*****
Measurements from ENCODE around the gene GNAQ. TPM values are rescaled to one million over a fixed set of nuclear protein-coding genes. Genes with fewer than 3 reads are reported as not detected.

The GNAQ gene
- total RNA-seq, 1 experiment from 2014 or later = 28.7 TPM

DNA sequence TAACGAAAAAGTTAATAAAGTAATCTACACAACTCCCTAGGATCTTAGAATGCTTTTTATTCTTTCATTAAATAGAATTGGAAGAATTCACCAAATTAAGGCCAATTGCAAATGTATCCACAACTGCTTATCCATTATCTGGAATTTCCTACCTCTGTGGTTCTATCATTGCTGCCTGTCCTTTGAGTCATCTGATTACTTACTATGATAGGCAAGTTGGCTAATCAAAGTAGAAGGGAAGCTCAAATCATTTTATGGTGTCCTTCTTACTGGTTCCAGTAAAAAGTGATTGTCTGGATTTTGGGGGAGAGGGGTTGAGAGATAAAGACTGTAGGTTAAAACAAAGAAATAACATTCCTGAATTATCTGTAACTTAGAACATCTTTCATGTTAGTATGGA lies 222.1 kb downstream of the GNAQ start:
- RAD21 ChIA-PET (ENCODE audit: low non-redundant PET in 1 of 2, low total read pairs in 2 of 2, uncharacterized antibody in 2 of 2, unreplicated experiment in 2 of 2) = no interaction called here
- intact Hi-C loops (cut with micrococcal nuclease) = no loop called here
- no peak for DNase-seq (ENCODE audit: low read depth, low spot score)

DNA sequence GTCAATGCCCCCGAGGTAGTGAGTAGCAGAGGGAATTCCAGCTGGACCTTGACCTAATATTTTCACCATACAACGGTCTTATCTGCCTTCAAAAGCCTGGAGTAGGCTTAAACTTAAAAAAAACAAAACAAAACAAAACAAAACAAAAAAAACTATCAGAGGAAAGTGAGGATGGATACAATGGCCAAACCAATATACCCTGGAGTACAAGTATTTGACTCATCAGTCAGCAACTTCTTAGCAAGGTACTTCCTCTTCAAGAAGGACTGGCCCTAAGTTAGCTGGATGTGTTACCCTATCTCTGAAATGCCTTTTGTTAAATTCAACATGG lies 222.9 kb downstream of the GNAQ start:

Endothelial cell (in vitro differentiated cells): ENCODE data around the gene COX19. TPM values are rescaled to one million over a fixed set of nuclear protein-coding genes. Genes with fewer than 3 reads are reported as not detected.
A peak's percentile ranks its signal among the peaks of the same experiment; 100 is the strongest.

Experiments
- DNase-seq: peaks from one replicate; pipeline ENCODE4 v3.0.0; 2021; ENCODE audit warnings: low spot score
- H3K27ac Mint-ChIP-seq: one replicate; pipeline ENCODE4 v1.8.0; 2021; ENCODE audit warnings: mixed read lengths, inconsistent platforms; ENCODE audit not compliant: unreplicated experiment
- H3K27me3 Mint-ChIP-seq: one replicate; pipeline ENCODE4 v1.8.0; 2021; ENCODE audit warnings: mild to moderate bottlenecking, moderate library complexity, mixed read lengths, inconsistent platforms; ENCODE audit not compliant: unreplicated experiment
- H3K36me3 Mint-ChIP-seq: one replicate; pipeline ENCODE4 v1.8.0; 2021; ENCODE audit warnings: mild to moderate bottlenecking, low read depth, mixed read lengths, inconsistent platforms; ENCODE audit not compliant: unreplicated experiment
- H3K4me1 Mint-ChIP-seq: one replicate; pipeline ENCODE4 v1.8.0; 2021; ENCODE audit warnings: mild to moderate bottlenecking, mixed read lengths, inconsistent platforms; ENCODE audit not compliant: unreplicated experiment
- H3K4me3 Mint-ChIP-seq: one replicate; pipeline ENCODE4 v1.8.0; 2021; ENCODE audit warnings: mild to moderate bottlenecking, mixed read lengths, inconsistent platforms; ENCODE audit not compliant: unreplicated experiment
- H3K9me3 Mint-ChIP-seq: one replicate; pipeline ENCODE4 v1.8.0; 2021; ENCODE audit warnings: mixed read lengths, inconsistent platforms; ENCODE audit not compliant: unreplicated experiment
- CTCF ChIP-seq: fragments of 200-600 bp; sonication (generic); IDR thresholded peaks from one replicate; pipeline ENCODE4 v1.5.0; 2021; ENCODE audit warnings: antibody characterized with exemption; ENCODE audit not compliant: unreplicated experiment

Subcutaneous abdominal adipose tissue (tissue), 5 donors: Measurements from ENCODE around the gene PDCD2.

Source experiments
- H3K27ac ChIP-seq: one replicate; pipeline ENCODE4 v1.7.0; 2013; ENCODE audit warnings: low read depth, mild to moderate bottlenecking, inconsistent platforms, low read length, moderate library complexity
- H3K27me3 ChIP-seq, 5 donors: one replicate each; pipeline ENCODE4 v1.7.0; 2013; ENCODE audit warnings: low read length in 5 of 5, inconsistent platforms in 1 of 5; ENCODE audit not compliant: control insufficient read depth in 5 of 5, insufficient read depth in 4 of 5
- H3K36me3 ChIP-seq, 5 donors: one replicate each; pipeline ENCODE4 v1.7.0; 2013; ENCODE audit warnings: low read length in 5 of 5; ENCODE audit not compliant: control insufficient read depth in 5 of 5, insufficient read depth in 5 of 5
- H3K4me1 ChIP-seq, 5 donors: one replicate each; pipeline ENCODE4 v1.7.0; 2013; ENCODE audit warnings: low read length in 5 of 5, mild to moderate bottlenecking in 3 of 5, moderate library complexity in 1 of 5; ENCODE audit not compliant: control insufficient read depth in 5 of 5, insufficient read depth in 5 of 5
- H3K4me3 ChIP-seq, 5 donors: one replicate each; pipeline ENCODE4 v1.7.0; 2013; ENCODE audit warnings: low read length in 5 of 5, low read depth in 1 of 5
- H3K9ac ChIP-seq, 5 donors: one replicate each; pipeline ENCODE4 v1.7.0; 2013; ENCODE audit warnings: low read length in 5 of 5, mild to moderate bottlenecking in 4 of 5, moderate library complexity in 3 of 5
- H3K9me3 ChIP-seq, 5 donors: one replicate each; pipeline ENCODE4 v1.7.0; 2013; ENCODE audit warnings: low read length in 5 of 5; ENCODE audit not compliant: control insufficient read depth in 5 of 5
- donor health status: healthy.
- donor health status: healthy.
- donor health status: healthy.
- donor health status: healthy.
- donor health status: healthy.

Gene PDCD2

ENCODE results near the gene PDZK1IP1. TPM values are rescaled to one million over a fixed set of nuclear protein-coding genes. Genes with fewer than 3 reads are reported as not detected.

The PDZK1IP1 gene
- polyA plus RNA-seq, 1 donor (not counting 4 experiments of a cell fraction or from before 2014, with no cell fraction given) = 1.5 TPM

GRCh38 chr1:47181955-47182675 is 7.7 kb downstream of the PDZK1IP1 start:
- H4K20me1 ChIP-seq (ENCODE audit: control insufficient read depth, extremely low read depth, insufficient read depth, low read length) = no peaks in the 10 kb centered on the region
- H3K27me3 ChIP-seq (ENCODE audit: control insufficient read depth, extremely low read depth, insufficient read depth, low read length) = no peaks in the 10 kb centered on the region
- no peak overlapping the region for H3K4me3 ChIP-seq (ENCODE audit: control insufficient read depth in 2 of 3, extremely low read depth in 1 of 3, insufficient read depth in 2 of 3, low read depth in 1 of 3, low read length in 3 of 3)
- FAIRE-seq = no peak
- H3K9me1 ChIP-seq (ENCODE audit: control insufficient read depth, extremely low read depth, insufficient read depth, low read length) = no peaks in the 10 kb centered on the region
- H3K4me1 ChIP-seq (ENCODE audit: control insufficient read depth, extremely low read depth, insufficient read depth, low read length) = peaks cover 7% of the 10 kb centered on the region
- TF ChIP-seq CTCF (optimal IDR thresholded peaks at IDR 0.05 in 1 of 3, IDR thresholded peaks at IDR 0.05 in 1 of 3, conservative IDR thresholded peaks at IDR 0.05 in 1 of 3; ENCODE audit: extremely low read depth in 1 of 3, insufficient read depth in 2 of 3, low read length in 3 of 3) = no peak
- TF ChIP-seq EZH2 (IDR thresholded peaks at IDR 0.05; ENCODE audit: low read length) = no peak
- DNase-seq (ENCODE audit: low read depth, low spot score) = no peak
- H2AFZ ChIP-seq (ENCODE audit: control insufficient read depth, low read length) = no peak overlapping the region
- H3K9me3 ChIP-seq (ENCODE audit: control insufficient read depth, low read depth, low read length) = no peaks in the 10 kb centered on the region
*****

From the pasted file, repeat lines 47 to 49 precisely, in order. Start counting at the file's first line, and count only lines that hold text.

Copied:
- DNase-seq (ENCODE audit: low read depth, low spot score) = no peak
- H2AFZ ChIP-seq (ENCODE audit: control insufficient read depth, low read length) = no peak overlapping the region
- H3K9me3 ChIP-seq (ENCODE audit: control insufficient read depth, low read depth, low read length) = no peaks in the 10 kb centered on the region